I called for a jump start and the mechanic pushed me hard to buy a new battery. I saw the corrosion on the contacts and almost agreed, but the car started right away and the mechanic backed off. I was still worried so I made an appointment with a friend who had a repair shop in Delaware, going there on the day before Thanksgiving.

The service appointment took most of the day but that wasn’t a problem, and the minor repairs were done around 4:00. That’s when it started to sleet. I didn’t like the thought of holiday and rush hour traffic in sleet, but I knew some good back roads to my parents’ home. Dinner with my parents was better than anything alone in my apartment and the weather became worse, so I spent the night on the sofa. It was safer. I planned to get up early, go home, and go to church that day.

Instead, I slept through the alarm. I had been pulling brutal hours at work and I was exhausted and I woke too late. My father and I had a ritual about his making breakfast when I was home, and we went through it and had waffles that morning. After that, I borrowed their computer. That’s where I was when I heard the crash.

My father had a few heart attacks, I’m not sure how many, before that day, but the timing of the last heart attack was God. My parents were traveling for the holiday, and four hours later, he would have been driving at highway speeds in holiday traffic with my mother beside him. To have the same heart attack under those conditions, rather than on his own breezeway and in his own kitchen? I shudder and refuse to think about it more.

The rest of the story of the day is too private for this blog. Besides, it’s enough to tell the sequence of events and decisions that put me where I needed to be when I needed to be there. The story reminds me of another incident.


The missionary flat tire

My first job after college would have been at a summer camp in the Poconos. I had the job and was on my way, about a mile from home, when one of my tires blew out. That car didn’t have a spare so I walked back home and called the camp to say that I would not report for work that day. 

That’s why I was home when the unexpected call came, setting in motion the series of events that made me a United Methodist missionary, and from there to my Master of Arts in Christian education, which solved some problems with my academic record and set me up for admission for a second round of graduate school, my career in psychology starting with my Master of Arts in counseling psychology.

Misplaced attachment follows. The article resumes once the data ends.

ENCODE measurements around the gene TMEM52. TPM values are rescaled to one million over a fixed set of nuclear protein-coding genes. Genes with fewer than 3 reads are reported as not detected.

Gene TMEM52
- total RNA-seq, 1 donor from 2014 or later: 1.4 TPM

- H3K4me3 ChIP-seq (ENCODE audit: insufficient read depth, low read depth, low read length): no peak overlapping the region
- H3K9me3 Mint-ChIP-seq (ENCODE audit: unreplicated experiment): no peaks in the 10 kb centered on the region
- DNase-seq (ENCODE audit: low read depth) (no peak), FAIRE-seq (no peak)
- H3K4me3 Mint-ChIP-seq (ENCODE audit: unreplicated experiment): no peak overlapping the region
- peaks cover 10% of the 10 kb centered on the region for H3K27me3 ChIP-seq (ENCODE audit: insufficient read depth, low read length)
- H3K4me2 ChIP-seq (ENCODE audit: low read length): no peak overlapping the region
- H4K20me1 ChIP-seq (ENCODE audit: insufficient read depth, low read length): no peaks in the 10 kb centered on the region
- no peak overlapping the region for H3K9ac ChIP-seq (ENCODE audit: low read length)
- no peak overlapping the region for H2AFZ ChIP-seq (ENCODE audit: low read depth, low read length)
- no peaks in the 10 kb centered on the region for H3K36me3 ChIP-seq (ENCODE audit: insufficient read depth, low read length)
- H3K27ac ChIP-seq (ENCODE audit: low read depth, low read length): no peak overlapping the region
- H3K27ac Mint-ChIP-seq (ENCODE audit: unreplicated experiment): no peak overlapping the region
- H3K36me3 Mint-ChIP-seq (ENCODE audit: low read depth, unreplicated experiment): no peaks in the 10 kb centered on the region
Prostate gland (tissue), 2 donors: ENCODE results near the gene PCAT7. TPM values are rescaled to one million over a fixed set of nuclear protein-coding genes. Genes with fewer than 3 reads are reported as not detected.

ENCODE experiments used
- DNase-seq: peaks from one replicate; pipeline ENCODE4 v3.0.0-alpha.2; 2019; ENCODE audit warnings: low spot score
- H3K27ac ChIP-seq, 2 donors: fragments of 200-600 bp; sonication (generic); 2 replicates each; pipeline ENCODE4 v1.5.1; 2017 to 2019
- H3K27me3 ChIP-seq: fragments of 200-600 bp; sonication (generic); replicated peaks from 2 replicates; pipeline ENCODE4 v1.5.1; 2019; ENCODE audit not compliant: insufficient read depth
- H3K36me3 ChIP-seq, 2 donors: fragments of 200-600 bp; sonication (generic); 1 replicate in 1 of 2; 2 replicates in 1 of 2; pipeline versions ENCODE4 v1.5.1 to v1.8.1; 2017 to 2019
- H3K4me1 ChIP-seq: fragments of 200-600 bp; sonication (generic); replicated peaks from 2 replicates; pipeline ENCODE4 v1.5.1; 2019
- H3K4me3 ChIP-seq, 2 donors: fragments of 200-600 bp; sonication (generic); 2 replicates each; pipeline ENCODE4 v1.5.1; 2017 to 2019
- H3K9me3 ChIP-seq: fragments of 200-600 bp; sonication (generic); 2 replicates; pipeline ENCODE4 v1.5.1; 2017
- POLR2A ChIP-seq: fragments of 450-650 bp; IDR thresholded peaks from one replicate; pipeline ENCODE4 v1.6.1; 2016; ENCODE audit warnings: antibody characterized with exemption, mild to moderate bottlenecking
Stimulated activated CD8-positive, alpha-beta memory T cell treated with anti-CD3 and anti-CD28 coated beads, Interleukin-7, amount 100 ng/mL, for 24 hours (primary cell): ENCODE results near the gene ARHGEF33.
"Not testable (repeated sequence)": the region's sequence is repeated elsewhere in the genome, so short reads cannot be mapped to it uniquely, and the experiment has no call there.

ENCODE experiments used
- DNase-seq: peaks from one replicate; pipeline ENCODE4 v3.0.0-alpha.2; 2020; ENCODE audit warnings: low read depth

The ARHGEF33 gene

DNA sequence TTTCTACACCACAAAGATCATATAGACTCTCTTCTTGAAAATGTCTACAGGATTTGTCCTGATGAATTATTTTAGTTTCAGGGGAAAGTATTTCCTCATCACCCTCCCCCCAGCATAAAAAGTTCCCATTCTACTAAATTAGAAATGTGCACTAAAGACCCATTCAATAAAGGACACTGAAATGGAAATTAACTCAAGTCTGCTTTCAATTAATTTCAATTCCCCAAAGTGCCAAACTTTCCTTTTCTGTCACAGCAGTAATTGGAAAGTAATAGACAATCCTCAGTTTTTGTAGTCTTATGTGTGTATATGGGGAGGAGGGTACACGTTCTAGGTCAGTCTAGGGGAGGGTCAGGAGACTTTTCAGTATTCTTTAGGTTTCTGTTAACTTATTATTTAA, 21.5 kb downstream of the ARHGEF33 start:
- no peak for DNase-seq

I remember the admissions director telling me that she would not have accepted me based on my undergraduate record, but with over a full grade point increase from the bachelor’s degree to my first master’s degree, she admitted me. My studies of Christian education, the religious and didactic aspects, run more in the background of my work now, appearing more at specific times like this post, and that time in grad school was valuable in other ways, but I also see how it started with a flat tire about a mile from home and made a career and a life possible. I saw none of that at the moment that I heard the distinctive whoop-whoop-whoop sound of a blown tire.


Assembling the car parts
We can’t bridge the distance to God. Instead, God does all of the work and speaks to us in ways that we understand, ways that are often predictable and constant in our lives. For me, it’s often strategic and perhaps even holy car trouble.

I’m not great with mechanical things. I once set out to replace a lock and accidentally learned how to replace the core instead, which was a better solution. I was thrilled. I was once mystified when the battery on this laptop died, as I had the cord plugged into the wall. It turns out that you have to plug the other end into the computer, too. Still, I’m not completely clueless. My clinical skills often help me to figure out where a mechanical problem is, but I don’t know how to fix it.

For me, cars ride the center line between science and mystery. I know enough to have a sense of some of the rules and rationality that govern them, but not enough to give me the illusion of control. When things go wrong, sometimes the event is a curse but the timing is a blessing, and I believe that God works like that, within the rules and systems.


Peace, all